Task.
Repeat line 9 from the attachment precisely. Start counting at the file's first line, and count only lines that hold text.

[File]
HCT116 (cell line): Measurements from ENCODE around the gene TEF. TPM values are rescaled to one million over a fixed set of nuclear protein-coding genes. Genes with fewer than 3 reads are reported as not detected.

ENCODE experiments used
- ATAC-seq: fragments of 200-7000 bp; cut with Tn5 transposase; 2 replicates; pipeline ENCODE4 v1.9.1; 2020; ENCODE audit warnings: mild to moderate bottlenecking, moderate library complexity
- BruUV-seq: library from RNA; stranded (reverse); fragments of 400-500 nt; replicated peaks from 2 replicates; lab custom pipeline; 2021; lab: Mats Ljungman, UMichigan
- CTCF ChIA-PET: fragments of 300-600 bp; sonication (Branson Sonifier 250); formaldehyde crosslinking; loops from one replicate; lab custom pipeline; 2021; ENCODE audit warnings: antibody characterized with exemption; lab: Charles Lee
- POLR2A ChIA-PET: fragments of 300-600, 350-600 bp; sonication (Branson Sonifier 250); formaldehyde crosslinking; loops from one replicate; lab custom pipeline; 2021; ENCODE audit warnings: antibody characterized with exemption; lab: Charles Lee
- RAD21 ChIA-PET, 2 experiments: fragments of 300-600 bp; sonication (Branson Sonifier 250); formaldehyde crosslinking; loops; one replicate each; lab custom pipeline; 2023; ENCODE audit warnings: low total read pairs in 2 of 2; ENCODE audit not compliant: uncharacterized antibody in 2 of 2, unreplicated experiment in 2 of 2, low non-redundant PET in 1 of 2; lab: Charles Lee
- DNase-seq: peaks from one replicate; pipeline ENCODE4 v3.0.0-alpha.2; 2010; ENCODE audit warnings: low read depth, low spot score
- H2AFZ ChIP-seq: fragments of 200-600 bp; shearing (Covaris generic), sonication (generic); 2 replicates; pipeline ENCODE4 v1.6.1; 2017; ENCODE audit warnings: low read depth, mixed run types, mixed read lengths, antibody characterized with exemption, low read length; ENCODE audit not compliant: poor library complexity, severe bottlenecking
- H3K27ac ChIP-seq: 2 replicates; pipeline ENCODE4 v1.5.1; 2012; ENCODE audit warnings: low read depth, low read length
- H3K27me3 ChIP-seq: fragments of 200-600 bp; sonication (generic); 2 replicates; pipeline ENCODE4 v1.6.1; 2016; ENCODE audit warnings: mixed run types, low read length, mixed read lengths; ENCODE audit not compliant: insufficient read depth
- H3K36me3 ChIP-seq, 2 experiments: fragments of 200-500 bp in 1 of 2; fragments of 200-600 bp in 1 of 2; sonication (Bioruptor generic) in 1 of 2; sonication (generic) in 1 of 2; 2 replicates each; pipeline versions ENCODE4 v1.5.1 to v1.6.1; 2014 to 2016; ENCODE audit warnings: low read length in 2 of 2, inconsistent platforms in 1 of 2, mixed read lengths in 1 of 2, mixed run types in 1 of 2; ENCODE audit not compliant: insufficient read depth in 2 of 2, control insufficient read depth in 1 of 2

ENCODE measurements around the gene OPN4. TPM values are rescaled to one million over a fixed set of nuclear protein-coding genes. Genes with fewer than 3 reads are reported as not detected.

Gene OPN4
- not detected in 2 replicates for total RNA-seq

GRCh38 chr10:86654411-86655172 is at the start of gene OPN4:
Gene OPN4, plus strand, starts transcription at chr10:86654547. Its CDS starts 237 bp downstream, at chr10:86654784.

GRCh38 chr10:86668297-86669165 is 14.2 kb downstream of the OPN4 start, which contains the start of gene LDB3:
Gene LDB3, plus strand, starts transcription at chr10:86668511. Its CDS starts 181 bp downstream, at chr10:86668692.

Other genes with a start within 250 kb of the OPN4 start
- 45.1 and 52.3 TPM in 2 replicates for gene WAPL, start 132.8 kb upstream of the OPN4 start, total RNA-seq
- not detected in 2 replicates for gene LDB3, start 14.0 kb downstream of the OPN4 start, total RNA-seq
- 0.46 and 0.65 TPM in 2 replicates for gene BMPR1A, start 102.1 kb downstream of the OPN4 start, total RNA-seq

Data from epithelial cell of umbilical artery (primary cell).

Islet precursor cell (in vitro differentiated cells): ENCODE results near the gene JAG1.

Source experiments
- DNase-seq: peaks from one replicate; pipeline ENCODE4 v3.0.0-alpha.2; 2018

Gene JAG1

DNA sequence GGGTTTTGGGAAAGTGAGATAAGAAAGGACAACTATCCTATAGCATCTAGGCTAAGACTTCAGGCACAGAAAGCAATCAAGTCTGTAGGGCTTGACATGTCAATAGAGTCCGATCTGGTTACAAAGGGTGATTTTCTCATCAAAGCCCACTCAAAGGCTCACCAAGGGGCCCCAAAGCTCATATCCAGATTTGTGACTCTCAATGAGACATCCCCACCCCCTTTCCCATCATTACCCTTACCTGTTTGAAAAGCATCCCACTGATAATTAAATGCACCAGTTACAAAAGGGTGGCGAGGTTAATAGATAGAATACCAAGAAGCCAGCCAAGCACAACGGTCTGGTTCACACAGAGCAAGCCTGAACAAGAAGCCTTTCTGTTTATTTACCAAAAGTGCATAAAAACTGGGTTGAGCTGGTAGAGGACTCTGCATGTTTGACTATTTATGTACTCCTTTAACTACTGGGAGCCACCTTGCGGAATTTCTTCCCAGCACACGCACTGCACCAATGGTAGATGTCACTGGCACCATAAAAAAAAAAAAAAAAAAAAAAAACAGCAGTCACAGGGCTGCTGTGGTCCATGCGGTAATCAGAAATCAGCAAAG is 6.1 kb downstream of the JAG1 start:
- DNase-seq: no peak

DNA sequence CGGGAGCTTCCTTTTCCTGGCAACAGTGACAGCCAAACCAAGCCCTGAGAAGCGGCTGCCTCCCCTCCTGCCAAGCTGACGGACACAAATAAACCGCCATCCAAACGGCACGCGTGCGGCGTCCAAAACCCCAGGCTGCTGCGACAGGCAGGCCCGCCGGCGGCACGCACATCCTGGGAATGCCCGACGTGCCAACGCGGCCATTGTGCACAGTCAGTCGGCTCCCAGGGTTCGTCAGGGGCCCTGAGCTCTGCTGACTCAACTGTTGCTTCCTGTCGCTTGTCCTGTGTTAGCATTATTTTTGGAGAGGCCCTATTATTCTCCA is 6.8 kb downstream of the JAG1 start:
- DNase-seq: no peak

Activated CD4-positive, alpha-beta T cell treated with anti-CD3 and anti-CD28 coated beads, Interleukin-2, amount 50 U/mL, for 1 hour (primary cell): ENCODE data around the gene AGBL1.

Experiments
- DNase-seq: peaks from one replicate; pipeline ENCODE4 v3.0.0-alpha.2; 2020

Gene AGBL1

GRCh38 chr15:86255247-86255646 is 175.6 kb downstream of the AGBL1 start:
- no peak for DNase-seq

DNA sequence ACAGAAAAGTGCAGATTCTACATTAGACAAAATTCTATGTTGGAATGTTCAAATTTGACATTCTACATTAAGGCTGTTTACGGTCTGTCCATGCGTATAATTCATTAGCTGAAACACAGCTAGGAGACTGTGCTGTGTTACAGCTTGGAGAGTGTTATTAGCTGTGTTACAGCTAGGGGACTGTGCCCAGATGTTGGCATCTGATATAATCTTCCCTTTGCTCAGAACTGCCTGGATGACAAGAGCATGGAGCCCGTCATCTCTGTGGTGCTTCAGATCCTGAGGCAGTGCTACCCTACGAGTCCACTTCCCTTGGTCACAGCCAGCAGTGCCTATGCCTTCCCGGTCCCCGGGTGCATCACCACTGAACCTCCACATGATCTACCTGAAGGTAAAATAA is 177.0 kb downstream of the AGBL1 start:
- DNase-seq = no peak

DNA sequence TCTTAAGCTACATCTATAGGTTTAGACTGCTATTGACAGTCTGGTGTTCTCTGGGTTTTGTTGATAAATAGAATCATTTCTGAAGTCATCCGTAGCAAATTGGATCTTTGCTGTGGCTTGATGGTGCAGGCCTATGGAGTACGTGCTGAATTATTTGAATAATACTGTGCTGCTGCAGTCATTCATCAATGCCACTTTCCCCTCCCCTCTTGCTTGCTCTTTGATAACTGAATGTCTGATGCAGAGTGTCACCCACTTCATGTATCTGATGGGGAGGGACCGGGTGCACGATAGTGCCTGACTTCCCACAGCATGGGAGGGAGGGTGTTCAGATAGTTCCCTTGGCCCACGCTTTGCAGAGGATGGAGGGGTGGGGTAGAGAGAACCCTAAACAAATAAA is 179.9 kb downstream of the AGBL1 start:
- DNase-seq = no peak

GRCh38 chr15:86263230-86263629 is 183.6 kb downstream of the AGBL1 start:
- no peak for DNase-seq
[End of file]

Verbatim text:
- H2AFZ ChIP-seq: fragments of 200-600 bp; shearing (Covaris generic), sonication (generic); 2 replicates; pipeline ENCODE4 v1.6.1; 2017; ENCODE audit warnings: low read depth, mixed run types, mixed read lengths, antibody characterized with exemption, low read length; ENCODE audit not compliant: poor library complexity, severe bottlenecking